ie Season's Plays Darkness" and "The Playboy of the comes rigid with fear, she gives ac
Western World." terrible, piercing scream and rushest
Its theme alone shows a power that convulsively to the child.
O'Neil has never reached before, and It is of such stuff that tremendous
The cast has been repeatedly prais- the rugged dialogue with its primi- moments in the theatre are made; itn
ed by every New York critic. Richard tive earthiness grows almost lyric at is such scenes that grip one's very n
Bird as Marchbanks has had the good times. The story deals with the Am- innermost consciousness, twist and
fortune to present the most vehement- erican peasant and his ingrain love tear it to pieces. Blancho Yurka ins
ly discussed characterization of the of the ungrateful soil he tills; it tells the role of the mother presents as
season. His interpretation is tingling, i of his passions and his lusts, the rock- I monumental portrait-crude, heavyt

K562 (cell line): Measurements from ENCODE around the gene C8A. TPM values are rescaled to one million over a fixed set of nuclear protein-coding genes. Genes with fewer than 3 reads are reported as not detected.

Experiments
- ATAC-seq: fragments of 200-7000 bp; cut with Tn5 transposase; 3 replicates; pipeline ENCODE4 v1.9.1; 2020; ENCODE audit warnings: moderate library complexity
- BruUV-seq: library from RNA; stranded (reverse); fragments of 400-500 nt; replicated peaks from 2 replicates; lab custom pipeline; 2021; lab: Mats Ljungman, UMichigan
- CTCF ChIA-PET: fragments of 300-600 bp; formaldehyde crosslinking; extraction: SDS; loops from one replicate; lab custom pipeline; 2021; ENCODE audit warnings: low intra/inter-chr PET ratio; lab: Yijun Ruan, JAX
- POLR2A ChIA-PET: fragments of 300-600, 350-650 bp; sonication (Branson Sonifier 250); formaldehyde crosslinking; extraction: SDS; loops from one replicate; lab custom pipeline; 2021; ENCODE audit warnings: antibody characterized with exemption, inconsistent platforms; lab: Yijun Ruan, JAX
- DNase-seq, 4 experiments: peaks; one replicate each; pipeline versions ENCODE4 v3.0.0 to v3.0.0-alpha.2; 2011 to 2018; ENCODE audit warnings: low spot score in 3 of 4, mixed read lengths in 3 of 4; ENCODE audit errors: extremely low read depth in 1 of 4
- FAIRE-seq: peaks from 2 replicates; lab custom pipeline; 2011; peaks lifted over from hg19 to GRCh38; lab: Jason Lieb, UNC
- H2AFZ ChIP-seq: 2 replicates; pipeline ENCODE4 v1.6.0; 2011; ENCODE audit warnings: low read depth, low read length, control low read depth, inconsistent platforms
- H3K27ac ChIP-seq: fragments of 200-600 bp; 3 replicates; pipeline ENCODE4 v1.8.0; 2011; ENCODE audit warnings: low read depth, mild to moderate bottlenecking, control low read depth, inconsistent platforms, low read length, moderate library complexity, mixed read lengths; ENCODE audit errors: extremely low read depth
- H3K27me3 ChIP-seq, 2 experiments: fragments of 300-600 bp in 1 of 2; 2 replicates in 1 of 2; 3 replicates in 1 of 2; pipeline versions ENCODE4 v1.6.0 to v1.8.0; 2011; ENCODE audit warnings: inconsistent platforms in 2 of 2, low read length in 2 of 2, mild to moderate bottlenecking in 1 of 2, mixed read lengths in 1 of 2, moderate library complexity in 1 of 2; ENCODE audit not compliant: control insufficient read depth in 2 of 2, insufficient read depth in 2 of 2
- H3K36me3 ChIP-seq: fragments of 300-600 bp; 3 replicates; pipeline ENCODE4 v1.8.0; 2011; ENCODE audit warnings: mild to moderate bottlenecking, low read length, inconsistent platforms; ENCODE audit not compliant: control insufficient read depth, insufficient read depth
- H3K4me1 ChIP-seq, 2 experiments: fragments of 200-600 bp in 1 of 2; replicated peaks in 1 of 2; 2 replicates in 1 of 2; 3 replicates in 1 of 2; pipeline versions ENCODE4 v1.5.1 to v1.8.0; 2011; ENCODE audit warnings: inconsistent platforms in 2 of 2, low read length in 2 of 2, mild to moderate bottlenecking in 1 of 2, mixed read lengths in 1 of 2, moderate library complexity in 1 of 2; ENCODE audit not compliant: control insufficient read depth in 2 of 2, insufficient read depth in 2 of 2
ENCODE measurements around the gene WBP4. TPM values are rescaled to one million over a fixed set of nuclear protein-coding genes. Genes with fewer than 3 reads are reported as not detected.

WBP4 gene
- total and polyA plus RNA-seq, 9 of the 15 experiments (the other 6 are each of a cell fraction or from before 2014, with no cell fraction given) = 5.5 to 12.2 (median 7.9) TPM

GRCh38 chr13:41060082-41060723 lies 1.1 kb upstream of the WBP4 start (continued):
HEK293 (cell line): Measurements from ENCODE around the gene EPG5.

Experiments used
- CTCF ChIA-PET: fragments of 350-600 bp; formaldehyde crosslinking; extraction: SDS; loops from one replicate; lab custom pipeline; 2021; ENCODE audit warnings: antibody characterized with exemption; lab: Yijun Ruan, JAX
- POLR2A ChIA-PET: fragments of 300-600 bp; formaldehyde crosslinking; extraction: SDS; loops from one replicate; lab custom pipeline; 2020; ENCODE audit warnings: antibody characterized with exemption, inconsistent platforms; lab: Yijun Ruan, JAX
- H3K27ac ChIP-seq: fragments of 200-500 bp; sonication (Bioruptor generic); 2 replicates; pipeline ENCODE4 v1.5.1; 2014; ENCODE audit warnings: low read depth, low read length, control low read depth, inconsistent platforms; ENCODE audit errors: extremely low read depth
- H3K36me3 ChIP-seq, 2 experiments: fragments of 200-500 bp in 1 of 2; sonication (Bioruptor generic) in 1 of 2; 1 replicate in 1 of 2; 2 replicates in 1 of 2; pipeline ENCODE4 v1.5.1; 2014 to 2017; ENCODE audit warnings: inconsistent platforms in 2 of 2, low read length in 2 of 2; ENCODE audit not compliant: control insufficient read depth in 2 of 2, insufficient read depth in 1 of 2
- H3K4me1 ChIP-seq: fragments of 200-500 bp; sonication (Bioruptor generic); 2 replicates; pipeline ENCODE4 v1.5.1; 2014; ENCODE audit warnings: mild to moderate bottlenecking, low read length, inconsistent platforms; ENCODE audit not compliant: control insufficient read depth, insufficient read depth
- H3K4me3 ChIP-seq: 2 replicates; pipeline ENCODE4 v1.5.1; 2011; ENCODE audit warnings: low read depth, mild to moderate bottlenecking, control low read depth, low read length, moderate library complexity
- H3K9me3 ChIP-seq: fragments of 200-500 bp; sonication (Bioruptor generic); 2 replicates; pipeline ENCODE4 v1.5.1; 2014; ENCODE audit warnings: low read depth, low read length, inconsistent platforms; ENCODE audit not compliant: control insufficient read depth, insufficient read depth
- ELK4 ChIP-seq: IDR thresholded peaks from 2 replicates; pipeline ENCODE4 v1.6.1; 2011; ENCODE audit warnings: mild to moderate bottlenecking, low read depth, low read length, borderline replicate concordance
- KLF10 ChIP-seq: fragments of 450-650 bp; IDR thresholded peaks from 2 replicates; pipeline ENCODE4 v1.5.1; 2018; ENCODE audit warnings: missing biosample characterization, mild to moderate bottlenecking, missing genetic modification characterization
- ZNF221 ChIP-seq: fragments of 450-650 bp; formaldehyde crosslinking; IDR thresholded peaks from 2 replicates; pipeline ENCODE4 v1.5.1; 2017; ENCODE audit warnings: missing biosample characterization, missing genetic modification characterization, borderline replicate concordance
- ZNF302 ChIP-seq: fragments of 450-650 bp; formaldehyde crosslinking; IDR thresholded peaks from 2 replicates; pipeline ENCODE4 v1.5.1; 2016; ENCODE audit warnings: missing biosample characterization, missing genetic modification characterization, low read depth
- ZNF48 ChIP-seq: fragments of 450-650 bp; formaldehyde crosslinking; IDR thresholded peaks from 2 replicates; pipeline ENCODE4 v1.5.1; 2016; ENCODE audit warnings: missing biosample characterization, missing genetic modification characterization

almost hysterical, and save for the bound cruelty of the New England and primitive, unspeaking save in this
few moments in the third act when type, one supreme moment. Similarly, the
he carries it just over the line of sin- The characters are three-again the other actors are all but as expert:
cerity to a half-burlesque it is con- triangle: the aging Ephriam Caot, they seem almost inspired, as though,
vincing and thrilling. "full-blown on the bough," his young- ,aced with this unmaleable, ungrateful
Of Peggy Wood as Candida, how- est son Eben, and the young Abbie masterpiece, they were determined to
ever, there are a thousand prejudices. Putnam he takes as his third wife. i wrest the subtlest nuances from its
According to all I have heard, she Once again the "Pelleas and Melis- characterizations with the certaintys
practically imitates Katherine Cor- ande" theme is re-developed in this of skilled artists.
nell's technique:Pshe is motherly and uritan setting of the eighteen-fifties, "The iGuardsman"
beautiful, a symbol of perfect woman- but there is added to it all the fury, The Theatre Guild's production of I
hood filled with all the maternal sym- the blasting reality of America's "The Guardsman" by Ferena Molnar[